"version": "1.0.0",
  "private": true,
  "scripts": {
    "start": "nodemon app/index.js”
  },
  "author": “Tony Stark",
  "dependencies": {
    "express": "^4.16.3",
    "morgan": "^1.9.0"
  },
  "publicUrls": [
    "/ccstorex/custom/v1/calculateShipping",
    "/ccstorex/custom/v1/orderSubmit",
    "/ccstorex/custom/v1/processPayment"
  ],
"authenticatedUrls": [],
 "devDependencies": {
    "body-parser": "latest",
    "express": "latest",
    "gulp": "latest",
    "gulp-jasmine": "latest",
    "jshint": "latest",
    "request": "latest",
    "winston": "latest"
  }
}

These and other properties are thoroughly explained in the Node.js documentation (https://docs.npmjs.com/files/package.json)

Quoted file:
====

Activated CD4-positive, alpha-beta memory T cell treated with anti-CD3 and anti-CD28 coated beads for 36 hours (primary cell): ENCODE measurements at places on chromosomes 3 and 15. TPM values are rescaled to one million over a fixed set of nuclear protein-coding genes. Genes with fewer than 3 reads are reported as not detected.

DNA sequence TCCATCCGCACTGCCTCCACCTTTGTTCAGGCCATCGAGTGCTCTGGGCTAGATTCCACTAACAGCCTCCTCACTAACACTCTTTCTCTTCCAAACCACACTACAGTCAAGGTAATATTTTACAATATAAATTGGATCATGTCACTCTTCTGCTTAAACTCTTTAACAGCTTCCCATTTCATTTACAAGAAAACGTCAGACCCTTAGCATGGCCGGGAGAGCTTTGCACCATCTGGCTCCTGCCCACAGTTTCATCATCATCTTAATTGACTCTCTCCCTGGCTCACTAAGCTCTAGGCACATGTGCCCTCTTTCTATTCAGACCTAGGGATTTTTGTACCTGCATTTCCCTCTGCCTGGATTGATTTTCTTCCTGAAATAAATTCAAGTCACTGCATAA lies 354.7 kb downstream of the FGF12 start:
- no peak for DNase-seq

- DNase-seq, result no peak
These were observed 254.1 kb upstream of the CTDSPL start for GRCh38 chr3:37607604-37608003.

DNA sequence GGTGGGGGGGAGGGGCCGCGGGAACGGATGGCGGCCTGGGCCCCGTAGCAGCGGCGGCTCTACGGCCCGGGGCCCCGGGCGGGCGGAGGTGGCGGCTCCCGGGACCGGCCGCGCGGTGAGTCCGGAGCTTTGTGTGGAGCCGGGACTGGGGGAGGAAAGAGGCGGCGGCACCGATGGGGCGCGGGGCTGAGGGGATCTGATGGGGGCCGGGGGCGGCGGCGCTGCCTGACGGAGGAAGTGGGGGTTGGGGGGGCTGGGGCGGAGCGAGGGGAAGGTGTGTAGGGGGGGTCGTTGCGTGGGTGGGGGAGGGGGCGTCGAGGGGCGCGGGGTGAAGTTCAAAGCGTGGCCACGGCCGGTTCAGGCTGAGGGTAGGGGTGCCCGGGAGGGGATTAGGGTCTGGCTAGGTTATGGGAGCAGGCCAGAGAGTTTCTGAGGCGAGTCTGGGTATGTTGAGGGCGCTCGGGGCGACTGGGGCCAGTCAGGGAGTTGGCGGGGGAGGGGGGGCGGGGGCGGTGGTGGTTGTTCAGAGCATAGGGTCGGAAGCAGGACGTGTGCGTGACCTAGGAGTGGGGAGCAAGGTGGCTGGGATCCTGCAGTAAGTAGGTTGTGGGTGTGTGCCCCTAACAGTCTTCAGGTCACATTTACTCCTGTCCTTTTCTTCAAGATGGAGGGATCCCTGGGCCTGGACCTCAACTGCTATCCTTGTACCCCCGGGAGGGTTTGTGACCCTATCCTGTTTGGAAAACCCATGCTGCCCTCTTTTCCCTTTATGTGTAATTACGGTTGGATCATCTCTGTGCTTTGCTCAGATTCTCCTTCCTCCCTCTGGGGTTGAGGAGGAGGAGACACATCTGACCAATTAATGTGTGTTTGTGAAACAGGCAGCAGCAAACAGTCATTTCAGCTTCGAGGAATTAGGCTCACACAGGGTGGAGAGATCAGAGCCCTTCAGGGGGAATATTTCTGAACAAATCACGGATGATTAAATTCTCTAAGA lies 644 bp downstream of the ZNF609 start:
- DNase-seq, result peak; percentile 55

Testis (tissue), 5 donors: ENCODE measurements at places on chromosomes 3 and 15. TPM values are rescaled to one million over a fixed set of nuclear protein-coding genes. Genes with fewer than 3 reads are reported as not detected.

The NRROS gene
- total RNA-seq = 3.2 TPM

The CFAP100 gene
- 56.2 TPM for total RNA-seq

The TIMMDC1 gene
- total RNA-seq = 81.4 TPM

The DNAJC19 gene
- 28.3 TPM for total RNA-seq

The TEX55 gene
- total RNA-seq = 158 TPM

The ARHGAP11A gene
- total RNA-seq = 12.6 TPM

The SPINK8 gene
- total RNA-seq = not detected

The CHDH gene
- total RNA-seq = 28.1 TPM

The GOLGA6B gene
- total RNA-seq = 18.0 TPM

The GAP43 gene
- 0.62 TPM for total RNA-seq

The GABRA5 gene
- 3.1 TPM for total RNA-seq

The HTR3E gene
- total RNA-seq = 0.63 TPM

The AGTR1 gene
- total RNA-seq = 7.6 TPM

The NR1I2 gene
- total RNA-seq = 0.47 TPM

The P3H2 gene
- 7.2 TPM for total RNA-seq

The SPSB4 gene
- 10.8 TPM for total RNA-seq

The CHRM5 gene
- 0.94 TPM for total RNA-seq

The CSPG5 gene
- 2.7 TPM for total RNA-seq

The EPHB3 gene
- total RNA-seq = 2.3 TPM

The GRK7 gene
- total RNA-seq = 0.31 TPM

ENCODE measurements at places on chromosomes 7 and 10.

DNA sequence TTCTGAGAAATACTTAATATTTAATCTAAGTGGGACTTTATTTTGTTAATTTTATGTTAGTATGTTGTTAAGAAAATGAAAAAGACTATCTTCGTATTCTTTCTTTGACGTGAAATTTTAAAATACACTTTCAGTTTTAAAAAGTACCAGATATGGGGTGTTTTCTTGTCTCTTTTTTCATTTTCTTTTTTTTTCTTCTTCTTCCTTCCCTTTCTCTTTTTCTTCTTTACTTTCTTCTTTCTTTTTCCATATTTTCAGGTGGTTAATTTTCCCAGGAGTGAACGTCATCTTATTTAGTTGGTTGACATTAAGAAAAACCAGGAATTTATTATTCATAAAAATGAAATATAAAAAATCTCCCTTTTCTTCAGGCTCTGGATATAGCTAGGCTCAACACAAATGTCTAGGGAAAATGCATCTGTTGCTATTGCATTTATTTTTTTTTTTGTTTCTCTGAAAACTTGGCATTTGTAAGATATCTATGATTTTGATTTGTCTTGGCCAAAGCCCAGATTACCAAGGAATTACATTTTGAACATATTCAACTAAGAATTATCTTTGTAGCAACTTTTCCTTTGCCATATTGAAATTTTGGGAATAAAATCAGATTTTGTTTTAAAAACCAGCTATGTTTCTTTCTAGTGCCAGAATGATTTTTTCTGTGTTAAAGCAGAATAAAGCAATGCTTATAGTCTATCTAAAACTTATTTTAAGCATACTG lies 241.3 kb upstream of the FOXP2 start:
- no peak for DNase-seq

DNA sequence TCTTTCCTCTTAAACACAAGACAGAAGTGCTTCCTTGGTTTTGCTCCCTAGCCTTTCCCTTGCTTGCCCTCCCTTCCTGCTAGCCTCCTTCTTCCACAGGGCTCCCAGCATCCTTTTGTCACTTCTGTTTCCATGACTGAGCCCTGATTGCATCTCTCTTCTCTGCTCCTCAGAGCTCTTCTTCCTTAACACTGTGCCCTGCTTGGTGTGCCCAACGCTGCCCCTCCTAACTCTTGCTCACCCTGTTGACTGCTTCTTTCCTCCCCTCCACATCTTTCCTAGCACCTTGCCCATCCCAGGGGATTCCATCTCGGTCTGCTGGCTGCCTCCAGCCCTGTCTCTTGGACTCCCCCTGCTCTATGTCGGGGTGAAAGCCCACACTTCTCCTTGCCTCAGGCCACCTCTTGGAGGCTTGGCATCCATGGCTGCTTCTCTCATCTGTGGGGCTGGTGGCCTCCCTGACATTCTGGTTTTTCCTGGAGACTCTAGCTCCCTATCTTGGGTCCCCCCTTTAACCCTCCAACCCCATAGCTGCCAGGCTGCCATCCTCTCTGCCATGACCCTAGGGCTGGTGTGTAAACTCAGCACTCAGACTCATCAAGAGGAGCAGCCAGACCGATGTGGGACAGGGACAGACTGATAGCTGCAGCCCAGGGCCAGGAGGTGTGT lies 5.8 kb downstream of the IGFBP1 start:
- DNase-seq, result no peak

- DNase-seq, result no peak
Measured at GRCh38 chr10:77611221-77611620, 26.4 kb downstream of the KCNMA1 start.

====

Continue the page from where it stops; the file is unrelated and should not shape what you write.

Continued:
A couple of properties deserve special mention:

  • devDependencies are a list of packages/modules which are required for dev only. Commerce Cloud already includes some modules, which means you don’t have to download them into the modules folder. But if you use them they need to be included in devDependencies property. These packages are: Body-parser, Express, Jasmine, Jshint, Moment, Nconf and Winston.
  • main is a module ID that is the primary entry point to your program. The name of your extension.

These are custom Commerce Cloud properties: 

  • authenticatedUrls routes (REST endpoints) that a user must be logged in to access
  • publicUrls contains all routes (REST endpoints) that exist for the extension. This is required and unless a route is added to this property, it will not be possible to access.

Making service available to other modules